Man, this whole GoogleNet thing is getting sticky and
suspicious and interesting—a real page turner, if you ask us. So if you recall, we reported before that Google was
supposedly buying up unused fiber and spare backbone bandwidth like crazy—enough to move some serious, serious data.
Then yesterday our man Om pointed out
IP Democracy's report that Google has
been further reviewing bids for building a nationwide DWDM (dense wavelength division multiplexing) fiber network, one
theoretically capable of terabit speeds, and at the bargain basement price of under $100 million—apparently this thing
could even be up and running in months, according to their sources. Yes, we know how crazy-conspiracy-theory this stuff
sounds sounds, but where it goes from here is increasingly less questionable. So even though Goog can easily snap up
all this backbone bandwidth, they're left with the last mile issue, hence speculation of a WiMax or WiFi network. Now
today it's come out that yes, they actually have a piece of working WiFi VPN software to download called Google Secure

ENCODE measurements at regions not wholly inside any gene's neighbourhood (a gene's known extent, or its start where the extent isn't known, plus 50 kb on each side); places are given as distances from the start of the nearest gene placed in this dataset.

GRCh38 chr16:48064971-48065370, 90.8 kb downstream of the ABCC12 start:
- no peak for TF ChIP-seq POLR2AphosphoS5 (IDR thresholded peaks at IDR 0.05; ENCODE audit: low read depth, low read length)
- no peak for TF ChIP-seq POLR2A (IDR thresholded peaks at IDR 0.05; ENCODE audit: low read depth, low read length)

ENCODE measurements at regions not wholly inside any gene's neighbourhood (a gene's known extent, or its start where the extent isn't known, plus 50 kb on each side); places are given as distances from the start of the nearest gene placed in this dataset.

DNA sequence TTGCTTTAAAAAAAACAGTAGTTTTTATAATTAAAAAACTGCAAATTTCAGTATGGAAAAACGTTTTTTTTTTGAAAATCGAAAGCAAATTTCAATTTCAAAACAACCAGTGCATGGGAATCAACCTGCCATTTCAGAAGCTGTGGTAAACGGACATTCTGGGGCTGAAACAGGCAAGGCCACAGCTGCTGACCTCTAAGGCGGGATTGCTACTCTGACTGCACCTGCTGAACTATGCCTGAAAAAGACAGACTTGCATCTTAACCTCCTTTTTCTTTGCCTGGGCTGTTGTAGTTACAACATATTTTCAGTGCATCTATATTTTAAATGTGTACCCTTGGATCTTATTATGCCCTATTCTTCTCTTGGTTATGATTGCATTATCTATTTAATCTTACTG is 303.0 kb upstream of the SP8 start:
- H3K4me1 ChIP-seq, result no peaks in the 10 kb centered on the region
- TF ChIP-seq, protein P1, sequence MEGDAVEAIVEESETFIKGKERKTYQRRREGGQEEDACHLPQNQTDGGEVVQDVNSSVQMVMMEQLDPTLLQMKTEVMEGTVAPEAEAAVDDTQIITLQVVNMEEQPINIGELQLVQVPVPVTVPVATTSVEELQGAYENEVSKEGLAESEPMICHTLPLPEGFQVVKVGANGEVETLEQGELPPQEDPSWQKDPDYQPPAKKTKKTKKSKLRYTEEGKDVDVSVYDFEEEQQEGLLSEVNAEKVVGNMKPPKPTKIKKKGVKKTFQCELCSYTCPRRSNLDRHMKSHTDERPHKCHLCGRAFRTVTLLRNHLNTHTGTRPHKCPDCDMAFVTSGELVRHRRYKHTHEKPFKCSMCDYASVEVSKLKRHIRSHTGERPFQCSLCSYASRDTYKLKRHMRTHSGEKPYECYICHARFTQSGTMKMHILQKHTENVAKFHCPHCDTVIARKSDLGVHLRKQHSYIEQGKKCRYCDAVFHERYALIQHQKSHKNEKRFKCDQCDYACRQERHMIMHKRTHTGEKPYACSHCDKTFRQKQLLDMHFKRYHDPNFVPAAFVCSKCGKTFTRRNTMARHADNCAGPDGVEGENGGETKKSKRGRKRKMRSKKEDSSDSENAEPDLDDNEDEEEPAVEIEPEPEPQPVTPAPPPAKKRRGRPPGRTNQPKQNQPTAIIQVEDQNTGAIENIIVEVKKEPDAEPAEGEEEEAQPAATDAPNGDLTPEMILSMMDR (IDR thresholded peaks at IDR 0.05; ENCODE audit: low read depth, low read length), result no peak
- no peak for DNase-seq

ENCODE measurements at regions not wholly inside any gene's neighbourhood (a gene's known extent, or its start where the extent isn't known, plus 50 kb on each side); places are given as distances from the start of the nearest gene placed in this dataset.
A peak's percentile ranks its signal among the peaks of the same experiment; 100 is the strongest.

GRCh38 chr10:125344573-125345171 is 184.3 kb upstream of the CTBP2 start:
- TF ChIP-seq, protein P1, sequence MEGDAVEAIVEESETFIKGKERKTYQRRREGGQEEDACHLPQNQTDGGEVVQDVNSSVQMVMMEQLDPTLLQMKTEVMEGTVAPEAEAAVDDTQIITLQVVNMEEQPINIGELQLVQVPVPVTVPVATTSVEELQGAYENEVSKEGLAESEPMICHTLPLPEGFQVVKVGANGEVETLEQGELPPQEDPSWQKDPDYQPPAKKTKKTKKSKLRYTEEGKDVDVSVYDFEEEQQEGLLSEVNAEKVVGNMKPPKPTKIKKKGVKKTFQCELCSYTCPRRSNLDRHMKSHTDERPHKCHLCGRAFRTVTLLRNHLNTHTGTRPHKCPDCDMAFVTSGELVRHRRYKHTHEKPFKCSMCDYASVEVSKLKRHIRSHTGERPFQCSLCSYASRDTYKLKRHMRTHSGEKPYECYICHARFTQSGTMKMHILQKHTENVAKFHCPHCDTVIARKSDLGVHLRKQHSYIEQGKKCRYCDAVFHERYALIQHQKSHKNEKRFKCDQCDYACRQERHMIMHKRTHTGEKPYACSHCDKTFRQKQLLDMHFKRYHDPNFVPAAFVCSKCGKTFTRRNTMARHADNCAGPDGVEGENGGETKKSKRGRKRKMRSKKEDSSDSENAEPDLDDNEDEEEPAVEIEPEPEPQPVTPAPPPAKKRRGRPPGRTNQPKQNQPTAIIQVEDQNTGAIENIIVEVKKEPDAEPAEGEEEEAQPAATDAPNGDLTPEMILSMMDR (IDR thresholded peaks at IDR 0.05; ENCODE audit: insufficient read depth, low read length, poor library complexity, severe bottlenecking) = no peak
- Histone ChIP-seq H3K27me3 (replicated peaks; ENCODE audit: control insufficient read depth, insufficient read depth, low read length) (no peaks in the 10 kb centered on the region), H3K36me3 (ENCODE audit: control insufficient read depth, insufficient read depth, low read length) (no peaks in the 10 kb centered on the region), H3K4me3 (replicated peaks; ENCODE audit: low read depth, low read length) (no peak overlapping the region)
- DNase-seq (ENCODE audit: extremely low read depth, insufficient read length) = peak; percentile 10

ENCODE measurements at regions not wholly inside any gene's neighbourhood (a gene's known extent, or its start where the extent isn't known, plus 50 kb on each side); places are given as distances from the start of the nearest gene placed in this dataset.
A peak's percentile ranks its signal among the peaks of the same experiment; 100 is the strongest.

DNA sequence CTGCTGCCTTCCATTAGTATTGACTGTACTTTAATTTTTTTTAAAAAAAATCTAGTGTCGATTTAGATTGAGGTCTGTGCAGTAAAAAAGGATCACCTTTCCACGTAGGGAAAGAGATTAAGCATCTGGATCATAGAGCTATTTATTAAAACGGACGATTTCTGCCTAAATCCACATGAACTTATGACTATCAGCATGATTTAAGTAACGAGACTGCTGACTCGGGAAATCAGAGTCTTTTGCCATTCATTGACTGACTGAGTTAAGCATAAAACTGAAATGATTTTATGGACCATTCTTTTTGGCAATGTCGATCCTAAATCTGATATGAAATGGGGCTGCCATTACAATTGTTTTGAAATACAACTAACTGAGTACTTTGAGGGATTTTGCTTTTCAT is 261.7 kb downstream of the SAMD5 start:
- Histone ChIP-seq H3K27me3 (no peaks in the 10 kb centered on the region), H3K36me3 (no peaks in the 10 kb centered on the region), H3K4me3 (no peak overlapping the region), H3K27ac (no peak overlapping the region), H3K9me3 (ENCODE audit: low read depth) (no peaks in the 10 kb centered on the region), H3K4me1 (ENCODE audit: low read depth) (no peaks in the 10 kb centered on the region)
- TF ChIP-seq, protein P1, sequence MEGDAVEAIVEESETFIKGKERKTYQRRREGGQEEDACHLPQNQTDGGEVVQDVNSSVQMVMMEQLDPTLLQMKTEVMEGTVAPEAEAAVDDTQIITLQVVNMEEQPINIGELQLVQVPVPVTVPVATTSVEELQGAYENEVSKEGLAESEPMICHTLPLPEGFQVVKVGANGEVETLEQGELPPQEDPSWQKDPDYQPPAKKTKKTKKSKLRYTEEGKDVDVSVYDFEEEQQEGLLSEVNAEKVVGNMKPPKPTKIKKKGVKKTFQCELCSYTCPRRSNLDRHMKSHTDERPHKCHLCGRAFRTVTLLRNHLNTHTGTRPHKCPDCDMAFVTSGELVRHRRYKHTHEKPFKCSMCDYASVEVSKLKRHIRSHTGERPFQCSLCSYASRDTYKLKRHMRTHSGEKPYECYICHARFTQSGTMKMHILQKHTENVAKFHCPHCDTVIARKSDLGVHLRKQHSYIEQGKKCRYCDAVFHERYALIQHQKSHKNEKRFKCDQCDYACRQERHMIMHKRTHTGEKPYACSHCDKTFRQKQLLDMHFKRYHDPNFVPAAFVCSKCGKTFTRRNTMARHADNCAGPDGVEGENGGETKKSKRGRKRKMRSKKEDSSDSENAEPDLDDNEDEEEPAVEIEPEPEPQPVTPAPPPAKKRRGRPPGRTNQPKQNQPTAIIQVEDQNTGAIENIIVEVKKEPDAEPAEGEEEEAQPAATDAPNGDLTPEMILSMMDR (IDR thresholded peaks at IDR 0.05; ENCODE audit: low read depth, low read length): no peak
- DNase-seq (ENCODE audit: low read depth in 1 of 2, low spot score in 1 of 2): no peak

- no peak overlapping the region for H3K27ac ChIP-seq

Access, and that it "is only available at certain locations in the San Francisco Bay Area"—coincidence that that's
where they happen to have a test bed of location-tracking WiFi hotspots to provide Google-local based ads on top of
free WiFi access? And knowing Google, of course they'd want VPN
software running on "GoogleNet," what kind of PR nightmare would it be for them having millions across the nation
getting online on open WiFi on account of the "do no harm" company? Ordinarily we might say this is all kind of
crackpot speculation, but these pieces keep falling together and it's kind of freaking us out.
[Via The Washington Post]
P.S. We gave the Google Secure Access client an install—click on to check it out.